According to Slack’s new guidelines, however, Compliance Exports will be replaced by “a self-service export tool” on April 20th. Previously, an employer had to request a data dump of all communications to get access to private channels and direct messages. This new tool should streamline things so they can archive all your shit-talk and time-wasting with colleagues on a regular basis. The tool not only makes it easy for an admin to access everything with a few clicks, it also enables automatic exports to be scheduled on a daily, weekly, or monthly basis. An employer still has to go through a request process to get the tool, but Slack declined to elaborate on what’s involved in that process.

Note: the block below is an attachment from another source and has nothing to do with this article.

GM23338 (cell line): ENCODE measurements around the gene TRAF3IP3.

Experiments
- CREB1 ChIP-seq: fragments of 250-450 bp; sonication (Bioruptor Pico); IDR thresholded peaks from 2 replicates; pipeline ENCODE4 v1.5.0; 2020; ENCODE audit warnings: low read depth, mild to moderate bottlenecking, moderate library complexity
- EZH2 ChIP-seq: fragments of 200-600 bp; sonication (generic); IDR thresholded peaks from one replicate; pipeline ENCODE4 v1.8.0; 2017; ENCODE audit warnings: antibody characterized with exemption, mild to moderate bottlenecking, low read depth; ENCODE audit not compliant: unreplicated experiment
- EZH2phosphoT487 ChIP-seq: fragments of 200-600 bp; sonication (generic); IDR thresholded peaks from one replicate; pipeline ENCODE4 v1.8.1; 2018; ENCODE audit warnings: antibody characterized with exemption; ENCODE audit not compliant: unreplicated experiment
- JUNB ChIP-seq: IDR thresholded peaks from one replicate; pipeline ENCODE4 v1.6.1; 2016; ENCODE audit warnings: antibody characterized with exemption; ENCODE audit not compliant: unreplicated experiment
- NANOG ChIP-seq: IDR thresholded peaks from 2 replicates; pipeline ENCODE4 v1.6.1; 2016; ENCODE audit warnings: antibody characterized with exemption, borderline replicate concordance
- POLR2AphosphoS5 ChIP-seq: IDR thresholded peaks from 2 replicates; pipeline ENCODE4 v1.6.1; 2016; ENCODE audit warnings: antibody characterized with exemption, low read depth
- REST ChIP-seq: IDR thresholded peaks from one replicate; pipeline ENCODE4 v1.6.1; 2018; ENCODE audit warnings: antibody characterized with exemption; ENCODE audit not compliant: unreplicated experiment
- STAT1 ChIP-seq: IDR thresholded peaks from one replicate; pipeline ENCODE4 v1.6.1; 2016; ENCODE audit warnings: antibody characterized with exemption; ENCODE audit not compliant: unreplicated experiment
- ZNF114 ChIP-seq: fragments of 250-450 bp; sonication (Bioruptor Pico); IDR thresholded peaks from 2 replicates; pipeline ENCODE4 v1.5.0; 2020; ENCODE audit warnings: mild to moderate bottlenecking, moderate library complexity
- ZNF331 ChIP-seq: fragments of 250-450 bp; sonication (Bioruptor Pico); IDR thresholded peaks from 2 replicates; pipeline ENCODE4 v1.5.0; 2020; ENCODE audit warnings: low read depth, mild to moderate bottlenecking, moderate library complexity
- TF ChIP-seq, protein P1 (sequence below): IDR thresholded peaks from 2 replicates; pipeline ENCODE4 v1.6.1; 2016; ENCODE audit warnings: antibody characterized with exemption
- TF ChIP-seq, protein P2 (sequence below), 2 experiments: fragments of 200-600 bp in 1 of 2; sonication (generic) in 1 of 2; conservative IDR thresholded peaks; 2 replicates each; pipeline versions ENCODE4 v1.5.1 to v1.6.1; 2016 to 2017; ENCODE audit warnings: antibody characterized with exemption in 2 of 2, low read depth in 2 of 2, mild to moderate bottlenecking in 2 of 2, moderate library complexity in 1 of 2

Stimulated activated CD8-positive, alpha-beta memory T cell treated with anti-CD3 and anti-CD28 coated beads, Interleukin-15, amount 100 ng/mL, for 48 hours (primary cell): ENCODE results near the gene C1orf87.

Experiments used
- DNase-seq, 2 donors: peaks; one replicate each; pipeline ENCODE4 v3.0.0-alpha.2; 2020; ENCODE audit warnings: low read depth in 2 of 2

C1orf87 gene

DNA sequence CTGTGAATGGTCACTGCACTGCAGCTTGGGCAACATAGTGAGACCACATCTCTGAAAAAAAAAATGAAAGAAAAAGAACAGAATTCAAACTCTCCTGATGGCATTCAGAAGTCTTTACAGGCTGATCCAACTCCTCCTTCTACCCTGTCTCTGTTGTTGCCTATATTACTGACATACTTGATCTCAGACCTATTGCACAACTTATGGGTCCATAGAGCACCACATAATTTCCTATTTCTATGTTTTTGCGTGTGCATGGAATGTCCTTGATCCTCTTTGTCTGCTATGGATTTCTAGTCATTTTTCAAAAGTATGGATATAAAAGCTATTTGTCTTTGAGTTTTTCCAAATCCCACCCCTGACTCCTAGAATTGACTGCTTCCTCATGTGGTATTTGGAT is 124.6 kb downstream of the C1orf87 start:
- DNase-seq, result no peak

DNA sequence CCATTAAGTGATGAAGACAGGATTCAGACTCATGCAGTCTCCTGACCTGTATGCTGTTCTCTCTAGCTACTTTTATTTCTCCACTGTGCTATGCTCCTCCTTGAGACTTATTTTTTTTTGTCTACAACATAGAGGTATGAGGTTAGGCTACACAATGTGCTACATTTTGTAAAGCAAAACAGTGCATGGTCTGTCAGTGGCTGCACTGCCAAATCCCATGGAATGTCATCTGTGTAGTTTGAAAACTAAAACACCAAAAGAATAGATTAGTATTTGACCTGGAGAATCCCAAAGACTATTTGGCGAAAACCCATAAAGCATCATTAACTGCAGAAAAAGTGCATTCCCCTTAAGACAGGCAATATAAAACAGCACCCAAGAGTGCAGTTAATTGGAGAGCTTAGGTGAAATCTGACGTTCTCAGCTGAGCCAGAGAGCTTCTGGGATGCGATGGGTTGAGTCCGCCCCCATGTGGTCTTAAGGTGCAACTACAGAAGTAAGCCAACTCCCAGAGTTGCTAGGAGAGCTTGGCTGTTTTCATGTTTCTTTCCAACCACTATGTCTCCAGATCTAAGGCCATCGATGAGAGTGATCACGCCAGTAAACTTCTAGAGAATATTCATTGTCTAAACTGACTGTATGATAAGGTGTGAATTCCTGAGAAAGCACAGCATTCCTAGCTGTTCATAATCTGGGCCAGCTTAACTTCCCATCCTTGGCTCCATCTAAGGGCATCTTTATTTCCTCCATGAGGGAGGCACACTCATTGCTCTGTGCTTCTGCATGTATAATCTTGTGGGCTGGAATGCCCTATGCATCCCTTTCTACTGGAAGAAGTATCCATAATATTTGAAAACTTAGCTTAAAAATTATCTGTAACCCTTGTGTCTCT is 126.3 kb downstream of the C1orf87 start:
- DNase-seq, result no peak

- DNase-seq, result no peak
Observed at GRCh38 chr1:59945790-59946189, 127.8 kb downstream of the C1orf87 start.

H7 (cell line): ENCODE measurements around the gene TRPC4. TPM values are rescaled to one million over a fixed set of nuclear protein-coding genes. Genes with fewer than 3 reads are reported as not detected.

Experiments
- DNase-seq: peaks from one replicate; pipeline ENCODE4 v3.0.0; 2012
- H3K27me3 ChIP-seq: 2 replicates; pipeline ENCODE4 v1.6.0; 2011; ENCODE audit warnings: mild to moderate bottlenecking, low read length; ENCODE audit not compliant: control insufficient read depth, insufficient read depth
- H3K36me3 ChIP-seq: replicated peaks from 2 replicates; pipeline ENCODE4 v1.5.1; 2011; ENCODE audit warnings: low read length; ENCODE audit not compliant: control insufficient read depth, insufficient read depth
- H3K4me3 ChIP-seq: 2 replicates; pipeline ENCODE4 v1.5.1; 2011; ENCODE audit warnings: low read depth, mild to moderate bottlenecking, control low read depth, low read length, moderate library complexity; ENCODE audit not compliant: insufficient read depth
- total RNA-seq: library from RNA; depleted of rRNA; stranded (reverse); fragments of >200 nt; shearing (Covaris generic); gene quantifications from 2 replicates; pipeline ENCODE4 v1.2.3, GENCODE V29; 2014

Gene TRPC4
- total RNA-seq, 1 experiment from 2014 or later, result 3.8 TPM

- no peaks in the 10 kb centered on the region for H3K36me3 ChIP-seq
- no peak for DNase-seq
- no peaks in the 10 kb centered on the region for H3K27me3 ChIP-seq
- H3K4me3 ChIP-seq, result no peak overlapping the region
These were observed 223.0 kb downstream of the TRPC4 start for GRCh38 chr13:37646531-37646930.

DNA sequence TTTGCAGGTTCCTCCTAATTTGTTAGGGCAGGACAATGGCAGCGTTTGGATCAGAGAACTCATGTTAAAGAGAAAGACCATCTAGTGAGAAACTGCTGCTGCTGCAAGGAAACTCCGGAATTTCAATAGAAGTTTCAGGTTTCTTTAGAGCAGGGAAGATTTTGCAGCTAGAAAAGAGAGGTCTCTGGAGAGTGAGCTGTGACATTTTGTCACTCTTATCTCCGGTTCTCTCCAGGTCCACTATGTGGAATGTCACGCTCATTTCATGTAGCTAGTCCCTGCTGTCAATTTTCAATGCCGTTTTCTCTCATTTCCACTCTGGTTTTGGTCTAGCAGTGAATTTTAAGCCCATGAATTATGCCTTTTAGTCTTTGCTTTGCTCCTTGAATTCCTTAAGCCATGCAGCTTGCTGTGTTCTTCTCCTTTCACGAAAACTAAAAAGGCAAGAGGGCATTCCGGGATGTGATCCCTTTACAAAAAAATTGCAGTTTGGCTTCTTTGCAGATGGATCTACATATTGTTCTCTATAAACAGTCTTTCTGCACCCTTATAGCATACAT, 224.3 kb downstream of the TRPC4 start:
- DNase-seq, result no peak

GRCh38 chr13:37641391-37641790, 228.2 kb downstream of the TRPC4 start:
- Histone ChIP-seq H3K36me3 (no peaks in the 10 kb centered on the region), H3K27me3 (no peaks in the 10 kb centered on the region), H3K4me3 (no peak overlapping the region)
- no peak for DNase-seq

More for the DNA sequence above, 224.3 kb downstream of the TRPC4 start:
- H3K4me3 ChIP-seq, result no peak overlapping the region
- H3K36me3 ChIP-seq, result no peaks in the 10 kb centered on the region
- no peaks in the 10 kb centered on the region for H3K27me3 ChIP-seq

What’s particularly concerning is that Compliance Exports were designed so they notified users when they were enabled, and future exports only covered data that was generated after that notification. A spokesperson for Slack confirmed to Gizmodo that this won’t be the case going forward. The new tool will be able to export all of the data that your Slack settings previously retained. Whereas before, if you were up on Slack policy, you could feel pretty comfortable that your private conversations were private unless you got that Compliance Exports notification. After the notification, you’d want to make sure you didn’t discuss potentially sensitive topics in Slack. Now, anyone who was under the impression that they were relatively safe might have some cause to worry.